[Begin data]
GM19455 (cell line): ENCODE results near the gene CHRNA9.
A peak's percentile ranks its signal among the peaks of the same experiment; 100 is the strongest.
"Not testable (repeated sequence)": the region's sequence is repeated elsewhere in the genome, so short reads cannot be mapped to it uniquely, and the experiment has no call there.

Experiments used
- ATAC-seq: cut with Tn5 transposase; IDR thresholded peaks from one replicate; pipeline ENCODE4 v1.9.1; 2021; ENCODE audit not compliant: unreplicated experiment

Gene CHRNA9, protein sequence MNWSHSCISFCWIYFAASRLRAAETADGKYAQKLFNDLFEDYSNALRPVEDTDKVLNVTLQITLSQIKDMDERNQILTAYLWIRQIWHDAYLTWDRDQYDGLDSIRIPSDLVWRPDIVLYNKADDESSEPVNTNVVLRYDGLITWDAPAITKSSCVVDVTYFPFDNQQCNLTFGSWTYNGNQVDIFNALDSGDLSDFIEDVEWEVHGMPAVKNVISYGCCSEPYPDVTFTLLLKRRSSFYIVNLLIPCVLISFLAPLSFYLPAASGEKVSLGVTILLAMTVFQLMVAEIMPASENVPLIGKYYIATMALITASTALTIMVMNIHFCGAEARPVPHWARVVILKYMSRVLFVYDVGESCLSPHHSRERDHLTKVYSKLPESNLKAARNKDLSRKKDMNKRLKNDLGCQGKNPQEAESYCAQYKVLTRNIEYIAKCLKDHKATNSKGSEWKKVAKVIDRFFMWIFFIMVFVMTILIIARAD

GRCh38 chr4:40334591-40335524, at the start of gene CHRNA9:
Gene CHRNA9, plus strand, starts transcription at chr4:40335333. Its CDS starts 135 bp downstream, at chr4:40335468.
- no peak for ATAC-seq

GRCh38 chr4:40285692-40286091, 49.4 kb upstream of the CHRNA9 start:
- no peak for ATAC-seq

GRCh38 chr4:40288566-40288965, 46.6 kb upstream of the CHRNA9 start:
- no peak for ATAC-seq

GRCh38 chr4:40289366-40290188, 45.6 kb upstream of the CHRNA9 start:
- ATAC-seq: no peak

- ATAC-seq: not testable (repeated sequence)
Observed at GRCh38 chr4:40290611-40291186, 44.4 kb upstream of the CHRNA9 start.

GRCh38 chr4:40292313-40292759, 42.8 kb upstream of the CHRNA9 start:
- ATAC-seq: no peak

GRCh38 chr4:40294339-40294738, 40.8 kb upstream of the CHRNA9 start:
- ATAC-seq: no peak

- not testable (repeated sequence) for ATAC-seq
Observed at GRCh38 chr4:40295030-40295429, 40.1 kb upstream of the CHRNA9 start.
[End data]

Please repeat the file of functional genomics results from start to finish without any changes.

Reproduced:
GM19455 (cell line): ENCODE results near the gene CHRNA9.
A peak's percentile ranks its signal among the peaks of the same experiment; 100 is the strongest.
"Not testable (repeated sequence)": the region's sequence is repeated elsewhere in the genome, so short reads cannot be mapped to it uniquely, and the experiment has no call there.

Experiments used
- ATAC-seq: cut with Tn5 transposase; IDR thresholded peaks from one replicate; pipeline ENCODE4 v1.9.1; 2021; ENCODE audit not compliant: unreplicated experiment

Gene CHRNA9, protein sequence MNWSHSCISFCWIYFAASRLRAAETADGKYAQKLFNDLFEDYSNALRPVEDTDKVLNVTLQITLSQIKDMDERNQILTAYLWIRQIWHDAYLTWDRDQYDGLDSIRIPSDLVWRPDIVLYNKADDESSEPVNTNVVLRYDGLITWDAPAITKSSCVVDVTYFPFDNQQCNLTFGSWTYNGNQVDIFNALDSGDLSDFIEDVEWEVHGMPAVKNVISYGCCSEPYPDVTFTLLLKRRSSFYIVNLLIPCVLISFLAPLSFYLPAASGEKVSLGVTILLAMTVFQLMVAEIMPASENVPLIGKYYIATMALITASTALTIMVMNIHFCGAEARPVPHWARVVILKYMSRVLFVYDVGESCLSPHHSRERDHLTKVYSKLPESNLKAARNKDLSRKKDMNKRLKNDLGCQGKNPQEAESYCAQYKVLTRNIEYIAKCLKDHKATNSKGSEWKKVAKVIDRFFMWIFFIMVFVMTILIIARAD

GRCh38 chr4:40334591-40335524, at the start of gene CHRNA9:
Gene CHRNA9, plus strand, starts transcription at chr4:40335333. Its CDS starts 135 bp downstream, at chr4:40335468.
- no peak for ATAC-seq

GRCh38 chr4:40285692-40286091, 49.4 kb upstream of the CHRNA9 start:
- no peak for ATAC-seq

GRCh38 chr4:40288566-40288965, 46.6 kb upstream of the CHRNA9 start:
- no peak for ATAC-seq

GRCh38 chr4:40289366-40290188, 45.6 kb upstream of the CHRNA9 start:
- ATAC-seq: no peak

- ATAC-seq: not testable (repeated sequence)
Observed at GRCh38 chr4:40290611-40291186, 44.4 kb upstream of the CHRNA9 start.

GRCh38 chr4:40292313-40292759, 42.8 kb upstream of the CHRNA9 start:
- ATAC-seq: no peak

GRCh38 chr4:40294339-40294738, 40.8 kb upstream of the CHRNA9 start:
- ATAC-seq: no peak

- not testable (repeated sequence) for ATAC-seq
Observed at GRCh38 chr4:40295030-40295429, 40.1 kb upstream of the CHRNA9 start.